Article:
It is believed two companies – an Adani-related entity and the rail company Aurizon – have made rival bids for $1bn in government loans.

But EJA said government funding of the line would be a clear breach of competitive neutrality principles and potentially against the criteria of the “developing the north” white paper.

Competitive neutrality principles require governments not to use their legislative or fiscal powers “to advantage their own businesses over the private sector”, according to government agreements.

 “We submit that for the Adani and Aurizon proposals there is no ‘market failure’ and Naif support would encroach upon the domain of the private sector in breach of competitive neutrality principles,” said the complaint, filed on behalf of the Institute for Energy Economics and Financial Analysis.

“We also submit that the Naif is non-transparent, ineffective, inefficient and has an inadequate governing framework.”

EJA based its complaint on a report by the Productivity Commission into the Export Finance and Insurance Corporation in 2012. It said said the commission found Efic should cease supporting onshore resource projects and related infrastructure because the private sector was already active in that market.

It also suggested the framework of Efic and Naif were similar, in that it had a “market gap” not “market failure” mandate……

Naif’s mandatory criteria also includes the requirement that the funded project be of benefit to the public and “serve or have the capacity to serve multiple users”.

While Adani’s proposal for the rail line is believed to be for its sole use transporting coal between the Carmichael mine in the Galilee basin and the coastline for export, Aurizon’s has reportedly scoped for a multi-use line – albeit with Adani as the sole operator initially.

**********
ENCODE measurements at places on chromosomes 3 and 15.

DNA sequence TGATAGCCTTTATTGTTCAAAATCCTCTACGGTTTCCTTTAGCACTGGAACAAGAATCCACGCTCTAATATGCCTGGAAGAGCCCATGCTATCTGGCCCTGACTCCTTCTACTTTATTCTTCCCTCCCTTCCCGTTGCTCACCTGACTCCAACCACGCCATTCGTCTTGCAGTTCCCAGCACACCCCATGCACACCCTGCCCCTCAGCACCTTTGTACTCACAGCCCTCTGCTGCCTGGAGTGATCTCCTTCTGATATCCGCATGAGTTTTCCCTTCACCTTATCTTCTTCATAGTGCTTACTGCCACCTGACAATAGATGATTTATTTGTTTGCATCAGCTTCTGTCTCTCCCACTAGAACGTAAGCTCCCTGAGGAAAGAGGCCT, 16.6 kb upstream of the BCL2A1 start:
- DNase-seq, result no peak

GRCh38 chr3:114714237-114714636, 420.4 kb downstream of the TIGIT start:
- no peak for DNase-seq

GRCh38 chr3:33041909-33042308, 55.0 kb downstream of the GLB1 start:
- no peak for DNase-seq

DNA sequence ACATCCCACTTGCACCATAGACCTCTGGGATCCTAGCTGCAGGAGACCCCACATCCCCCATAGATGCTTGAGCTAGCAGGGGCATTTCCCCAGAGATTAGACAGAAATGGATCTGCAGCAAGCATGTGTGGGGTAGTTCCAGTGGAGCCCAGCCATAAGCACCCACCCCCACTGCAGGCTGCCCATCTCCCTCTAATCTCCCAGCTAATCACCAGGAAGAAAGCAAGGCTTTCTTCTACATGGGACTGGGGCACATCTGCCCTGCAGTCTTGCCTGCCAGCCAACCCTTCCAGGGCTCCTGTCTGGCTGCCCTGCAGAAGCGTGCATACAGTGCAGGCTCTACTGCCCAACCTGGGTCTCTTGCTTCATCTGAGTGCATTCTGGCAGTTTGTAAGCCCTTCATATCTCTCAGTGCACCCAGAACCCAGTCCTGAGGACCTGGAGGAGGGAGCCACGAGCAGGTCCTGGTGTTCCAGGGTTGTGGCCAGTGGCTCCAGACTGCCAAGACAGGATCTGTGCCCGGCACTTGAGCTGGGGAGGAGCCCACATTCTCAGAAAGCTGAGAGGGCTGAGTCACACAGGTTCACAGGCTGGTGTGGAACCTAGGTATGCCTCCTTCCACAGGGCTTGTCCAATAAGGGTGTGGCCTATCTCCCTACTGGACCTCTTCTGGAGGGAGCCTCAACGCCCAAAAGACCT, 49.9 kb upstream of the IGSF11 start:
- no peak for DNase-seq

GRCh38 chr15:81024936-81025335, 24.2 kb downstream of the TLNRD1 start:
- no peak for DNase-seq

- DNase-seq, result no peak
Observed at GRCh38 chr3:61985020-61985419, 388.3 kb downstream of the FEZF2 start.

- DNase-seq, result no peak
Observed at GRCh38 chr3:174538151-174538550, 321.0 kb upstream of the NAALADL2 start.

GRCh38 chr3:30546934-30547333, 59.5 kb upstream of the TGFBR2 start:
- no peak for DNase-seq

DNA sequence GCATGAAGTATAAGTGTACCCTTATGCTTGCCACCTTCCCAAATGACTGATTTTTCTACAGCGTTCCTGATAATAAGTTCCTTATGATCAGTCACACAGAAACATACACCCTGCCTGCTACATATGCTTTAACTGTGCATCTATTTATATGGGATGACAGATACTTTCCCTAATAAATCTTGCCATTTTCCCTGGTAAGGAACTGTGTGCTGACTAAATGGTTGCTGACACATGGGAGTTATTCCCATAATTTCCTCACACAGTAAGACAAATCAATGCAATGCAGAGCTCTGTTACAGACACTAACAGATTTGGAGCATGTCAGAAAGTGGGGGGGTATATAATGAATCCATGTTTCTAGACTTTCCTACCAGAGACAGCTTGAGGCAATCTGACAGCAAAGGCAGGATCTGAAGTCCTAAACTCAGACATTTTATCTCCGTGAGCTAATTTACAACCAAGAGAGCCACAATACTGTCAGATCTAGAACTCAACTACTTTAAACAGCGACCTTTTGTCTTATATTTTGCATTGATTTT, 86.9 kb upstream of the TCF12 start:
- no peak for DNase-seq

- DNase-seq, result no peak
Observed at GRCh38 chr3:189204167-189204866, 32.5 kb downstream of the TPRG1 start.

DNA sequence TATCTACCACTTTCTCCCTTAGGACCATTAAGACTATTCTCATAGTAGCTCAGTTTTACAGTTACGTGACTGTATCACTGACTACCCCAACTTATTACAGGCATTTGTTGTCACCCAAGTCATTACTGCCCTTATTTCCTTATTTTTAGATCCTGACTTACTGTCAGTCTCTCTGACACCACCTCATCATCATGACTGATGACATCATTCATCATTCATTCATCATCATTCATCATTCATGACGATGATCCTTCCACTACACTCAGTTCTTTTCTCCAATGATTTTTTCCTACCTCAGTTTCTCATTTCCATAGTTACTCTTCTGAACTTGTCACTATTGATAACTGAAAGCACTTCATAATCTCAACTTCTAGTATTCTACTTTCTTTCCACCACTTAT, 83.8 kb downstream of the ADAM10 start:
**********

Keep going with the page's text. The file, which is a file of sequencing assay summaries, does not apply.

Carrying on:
Barnden said this did not affect the group’s complaint, and suggested Aurizon would have difficulty justifying a proposal for a multi-user line because the Abbot Point terminal on the coast only had capacity for Carmichael.

“I think we’re reasonably confident that the commission will make findings which would lead to recommendations to the minister to not finance or not provide financial support to large private infrastructure projects in Australia.”…..

April 7, 2017 Posted by | AUSTRALIA - NATIONAL, legal | Leave a comment

Adnyamantha Aboriginal elder considering legal action against federal government’s proposed nuclear waste dump

Aboriginal Elder Tony Clark concerned with nuclear waste facility, Transcontinental, Matt Carcich@MattCarcich 23 Mar 2017, Adnyamantha and Kujani Traditional Elder Tony Clark says if the federal government’s proposed nuclear waste facility at Barndioota continues to the next stage, a federal court legal intervention may take place.

Mr Clark has previously led the charge of the Kujani people’s Federal Court win against the federal government’s proposed nuclear waste facility for Woomera in 2004.